Half of young Australians have wondered about the possibility of becoming a refugee. A new national survey from World Vision also reveals a startling one in five believe it is a definite possibility and it could happen to anyone.
The report, ‘Australian Youth on the Global Refugee Crisis’, offers a fascinating insight into the perception of youth on the world’s biggest humanitarian emergency – 68.5 million people are forcibly displaced around the world, the largest number in history.
The report reveals the impact the crisis is having on a generation growing up within a 24-hour news-cycle of families fleeing, separated and languishing in refugee camps indefinitely.
The survey findings come as World Vision launches the nation’s most iconic youth fundraising event, the 40 Hour Famine Backpack Challenge. Young Australians across the country will live out of a backpack for 40 hours and ‘step’ into the shoes of a refugee while raising funds for the crisis.
World Vision CEO, Claire Rogers said the 40 Hour Famine Backpack Challenge was widely embraced by Australia’s youth last year. This survey was a ‘pulse check’ on the humanitarian views of young people.
“The survey clearly shows that we have underestimated the impact the refugee crisis has had on our youth,” Ms Rogers said.
“With an unprecedented additional three million displaced in just the last year – images of families fleeing from war, conflict and famine have now become the daily norm for our children.”
The survey reveals young Australians as compassionate and empathetic – debunking the myth of the millennial “me” generation – with a staggering 91 per cent of young people wanting to do more to help refugees. In comparison, only one in ten (9.4 per cent) agree that Australia is doing enough through overseas aid while nearly two thirds (61.4 per cent) of young people feel we should be doing more to welcome our fair share of refugees to resettle here.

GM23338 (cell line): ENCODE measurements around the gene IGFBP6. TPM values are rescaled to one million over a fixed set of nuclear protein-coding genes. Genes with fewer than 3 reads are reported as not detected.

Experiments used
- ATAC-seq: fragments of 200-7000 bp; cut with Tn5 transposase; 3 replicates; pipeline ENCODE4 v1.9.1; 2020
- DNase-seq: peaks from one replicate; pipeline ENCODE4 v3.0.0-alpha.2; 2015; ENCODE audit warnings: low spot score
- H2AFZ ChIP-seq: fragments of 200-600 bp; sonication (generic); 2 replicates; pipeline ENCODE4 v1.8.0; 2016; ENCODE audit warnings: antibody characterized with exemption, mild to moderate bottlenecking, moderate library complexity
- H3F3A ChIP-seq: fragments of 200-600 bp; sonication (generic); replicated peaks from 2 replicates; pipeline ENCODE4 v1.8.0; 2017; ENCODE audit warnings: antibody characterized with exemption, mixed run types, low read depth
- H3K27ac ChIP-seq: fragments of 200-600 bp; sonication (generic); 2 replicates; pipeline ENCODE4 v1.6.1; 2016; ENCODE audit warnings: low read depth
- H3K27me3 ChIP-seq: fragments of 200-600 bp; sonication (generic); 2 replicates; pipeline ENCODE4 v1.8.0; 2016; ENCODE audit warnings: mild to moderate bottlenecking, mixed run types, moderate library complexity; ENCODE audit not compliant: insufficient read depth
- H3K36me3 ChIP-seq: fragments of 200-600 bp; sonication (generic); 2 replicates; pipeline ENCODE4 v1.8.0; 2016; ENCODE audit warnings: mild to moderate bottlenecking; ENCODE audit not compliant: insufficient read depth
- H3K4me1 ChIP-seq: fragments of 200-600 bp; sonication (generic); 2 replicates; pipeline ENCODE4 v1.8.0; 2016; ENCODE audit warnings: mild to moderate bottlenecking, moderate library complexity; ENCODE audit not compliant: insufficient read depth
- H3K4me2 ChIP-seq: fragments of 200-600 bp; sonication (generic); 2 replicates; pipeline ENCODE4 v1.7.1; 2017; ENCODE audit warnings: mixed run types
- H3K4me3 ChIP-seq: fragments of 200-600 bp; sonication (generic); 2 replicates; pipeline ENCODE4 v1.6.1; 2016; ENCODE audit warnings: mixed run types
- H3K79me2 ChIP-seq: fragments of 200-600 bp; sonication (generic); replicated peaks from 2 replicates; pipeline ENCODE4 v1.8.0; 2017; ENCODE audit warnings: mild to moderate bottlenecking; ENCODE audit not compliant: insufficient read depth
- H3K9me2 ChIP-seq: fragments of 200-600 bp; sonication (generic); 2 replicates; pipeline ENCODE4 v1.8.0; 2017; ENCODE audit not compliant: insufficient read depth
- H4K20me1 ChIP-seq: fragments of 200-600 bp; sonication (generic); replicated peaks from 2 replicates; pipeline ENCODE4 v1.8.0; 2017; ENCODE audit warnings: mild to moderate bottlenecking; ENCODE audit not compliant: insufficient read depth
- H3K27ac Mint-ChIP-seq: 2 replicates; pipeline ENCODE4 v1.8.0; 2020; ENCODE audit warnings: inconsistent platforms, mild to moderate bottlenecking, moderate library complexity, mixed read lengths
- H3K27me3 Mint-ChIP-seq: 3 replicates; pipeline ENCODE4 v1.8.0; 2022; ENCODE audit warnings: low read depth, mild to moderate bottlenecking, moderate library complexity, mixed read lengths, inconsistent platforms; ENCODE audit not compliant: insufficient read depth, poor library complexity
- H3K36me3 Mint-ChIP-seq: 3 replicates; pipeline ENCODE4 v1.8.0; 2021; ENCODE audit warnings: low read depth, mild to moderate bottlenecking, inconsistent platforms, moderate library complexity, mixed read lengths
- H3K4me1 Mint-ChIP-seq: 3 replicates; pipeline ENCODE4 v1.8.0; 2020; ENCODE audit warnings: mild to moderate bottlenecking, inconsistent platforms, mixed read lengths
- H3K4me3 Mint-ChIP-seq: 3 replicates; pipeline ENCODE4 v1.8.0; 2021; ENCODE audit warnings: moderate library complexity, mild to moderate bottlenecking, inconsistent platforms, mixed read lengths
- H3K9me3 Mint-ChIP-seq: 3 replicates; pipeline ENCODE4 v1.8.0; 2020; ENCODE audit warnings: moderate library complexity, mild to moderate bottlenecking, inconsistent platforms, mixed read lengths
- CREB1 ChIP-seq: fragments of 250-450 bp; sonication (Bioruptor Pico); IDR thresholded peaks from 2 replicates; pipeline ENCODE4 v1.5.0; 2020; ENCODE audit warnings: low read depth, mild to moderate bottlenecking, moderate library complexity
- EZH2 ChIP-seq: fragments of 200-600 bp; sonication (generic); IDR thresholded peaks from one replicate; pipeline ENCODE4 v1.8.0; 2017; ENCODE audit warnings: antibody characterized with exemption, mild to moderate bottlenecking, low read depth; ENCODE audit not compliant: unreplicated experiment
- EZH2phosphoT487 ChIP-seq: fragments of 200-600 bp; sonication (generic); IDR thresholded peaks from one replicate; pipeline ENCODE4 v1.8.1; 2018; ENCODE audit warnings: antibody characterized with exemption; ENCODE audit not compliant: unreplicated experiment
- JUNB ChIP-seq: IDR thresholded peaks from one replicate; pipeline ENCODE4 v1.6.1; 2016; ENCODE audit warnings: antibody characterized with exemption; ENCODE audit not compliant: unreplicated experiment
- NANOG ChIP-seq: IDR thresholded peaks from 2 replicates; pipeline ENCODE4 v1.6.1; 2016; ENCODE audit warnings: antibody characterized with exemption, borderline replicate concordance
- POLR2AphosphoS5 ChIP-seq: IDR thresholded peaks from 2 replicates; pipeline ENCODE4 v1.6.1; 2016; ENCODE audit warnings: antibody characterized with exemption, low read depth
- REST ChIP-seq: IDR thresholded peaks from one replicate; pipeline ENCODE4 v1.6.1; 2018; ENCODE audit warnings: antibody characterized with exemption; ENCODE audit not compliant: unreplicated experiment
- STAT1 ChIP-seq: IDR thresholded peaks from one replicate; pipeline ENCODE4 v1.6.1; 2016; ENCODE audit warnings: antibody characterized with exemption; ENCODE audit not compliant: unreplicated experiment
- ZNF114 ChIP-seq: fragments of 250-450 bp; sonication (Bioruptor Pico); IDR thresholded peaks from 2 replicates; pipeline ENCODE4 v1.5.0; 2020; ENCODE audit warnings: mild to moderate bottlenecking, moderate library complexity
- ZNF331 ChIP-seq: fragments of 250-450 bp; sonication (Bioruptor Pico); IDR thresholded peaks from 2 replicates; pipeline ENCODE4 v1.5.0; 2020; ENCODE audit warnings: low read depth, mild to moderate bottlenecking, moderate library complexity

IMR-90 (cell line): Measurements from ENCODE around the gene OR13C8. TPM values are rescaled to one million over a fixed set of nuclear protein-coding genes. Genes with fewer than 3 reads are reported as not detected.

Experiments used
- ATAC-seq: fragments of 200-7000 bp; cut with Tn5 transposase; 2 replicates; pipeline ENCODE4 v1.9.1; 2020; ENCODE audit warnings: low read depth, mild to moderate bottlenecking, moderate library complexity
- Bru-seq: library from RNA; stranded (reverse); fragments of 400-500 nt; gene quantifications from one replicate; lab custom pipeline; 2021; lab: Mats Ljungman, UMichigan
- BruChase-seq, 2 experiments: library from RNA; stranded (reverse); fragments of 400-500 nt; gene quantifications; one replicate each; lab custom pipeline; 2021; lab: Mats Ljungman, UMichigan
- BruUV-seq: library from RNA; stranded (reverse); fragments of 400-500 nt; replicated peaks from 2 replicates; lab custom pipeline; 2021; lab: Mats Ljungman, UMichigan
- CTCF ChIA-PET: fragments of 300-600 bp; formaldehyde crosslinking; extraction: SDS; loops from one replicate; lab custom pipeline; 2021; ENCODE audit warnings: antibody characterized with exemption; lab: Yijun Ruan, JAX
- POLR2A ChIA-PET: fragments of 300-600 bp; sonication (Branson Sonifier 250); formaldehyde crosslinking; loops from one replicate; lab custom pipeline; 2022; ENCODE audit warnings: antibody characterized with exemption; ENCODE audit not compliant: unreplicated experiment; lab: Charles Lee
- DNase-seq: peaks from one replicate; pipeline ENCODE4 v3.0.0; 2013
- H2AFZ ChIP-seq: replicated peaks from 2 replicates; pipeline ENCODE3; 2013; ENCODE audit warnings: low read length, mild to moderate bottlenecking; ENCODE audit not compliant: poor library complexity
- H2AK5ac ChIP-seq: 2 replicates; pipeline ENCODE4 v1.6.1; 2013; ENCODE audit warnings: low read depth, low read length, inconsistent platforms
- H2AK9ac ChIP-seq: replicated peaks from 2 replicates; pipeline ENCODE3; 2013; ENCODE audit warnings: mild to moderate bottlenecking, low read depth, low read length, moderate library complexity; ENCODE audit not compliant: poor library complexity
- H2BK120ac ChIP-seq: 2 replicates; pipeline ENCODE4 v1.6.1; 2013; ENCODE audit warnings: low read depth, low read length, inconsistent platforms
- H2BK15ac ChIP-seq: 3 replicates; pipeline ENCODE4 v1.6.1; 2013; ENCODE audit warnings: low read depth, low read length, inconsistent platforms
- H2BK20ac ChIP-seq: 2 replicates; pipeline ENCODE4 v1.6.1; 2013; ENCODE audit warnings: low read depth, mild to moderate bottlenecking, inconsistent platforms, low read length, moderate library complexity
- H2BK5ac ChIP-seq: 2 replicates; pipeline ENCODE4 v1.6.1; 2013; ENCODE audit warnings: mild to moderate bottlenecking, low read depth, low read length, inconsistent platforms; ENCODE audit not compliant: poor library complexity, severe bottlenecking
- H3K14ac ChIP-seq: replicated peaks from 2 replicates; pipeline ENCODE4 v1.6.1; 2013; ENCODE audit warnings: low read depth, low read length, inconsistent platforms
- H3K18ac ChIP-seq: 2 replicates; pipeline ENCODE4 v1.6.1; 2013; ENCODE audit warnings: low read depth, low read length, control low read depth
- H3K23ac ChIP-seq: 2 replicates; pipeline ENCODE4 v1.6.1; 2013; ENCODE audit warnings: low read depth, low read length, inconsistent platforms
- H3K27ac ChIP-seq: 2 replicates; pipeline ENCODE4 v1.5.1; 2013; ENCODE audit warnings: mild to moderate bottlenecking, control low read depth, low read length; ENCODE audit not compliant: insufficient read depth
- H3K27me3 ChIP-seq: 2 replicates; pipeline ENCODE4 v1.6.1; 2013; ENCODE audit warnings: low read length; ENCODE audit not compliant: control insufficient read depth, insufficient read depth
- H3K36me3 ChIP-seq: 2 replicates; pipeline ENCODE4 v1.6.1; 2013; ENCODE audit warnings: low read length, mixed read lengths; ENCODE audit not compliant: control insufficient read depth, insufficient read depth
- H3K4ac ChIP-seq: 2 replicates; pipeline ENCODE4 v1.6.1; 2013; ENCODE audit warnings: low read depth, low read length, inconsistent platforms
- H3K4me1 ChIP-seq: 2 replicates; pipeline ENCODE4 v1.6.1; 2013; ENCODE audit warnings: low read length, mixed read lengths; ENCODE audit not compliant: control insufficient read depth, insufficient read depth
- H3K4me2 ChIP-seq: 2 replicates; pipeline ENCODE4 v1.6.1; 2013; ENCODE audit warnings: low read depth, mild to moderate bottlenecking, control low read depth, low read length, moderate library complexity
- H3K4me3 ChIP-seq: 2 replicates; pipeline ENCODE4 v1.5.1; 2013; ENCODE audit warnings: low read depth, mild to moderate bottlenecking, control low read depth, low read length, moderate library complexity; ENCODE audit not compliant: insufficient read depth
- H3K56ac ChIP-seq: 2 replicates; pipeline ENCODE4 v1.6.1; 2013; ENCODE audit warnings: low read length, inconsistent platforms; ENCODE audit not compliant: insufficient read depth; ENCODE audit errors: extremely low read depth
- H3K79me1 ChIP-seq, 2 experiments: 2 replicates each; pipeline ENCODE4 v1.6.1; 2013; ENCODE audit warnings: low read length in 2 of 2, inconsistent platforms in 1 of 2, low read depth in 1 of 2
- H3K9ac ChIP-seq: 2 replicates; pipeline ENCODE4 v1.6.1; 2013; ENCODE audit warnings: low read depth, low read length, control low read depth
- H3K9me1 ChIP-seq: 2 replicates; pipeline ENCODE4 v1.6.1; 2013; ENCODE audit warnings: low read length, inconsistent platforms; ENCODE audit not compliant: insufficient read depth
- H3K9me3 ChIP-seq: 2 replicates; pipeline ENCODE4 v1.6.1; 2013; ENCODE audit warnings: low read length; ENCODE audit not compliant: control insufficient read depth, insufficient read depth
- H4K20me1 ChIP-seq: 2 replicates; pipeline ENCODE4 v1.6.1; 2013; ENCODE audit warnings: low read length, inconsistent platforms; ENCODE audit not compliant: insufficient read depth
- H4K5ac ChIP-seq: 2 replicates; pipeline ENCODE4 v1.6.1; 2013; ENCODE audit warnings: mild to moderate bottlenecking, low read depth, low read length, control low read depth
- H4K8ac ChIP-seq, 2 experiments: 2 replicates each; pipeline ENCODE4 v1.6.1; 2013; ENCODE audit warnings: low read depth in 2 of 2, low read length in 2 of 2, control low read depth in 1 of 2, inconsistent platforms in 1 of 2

The compassion of youth for their global family stands in stark comparison to this year’s lowest ever Australian aid budget in history.
Ms Rogers said that the notion of being a global citizen has always been the cornerstone of the 40 Hour Famine institution so the altruistic nature of the survey findings is not surprising.
“In the eighties Australian youth were mobilising change for drought affected global communities, so it was a natural progression to address the current refugee crisis.” she said.
Many students had also given considerable thought to how they would survive if they were forced to escape a conflict, the survey showed.
When asked what they would pack if they were forced to flee, the ‘selfie’ loving millennials – often criticised for being materialistic and even narcissistic – surprisingly prioritised food and water (64.3 per cent), identification documents (56.6 per cent) and money (51.6 per cent) ahead of their mobile phone (23.6 per cent) which ranked a significantly lower fourth.
The report’s overwhelming conclusion is that youth want to support the most pressing and important issues of the day and the refugee crisis is high on that agenda.
“There is a growing movement of young people – a community of change makers – wanting to make a difference in the world. We should all also ensure we lift our game to address these global issues so that not another child is effected or left with the burden of solving it.”
This year’s 40 Hour Famine Backpack Challenge will help World Vision support the needs of refugees and displaced people around the world, including through; emergency relief; provision of supplementary food; nutrition and hygiene support and child health care; and education opportunities for children and families. —F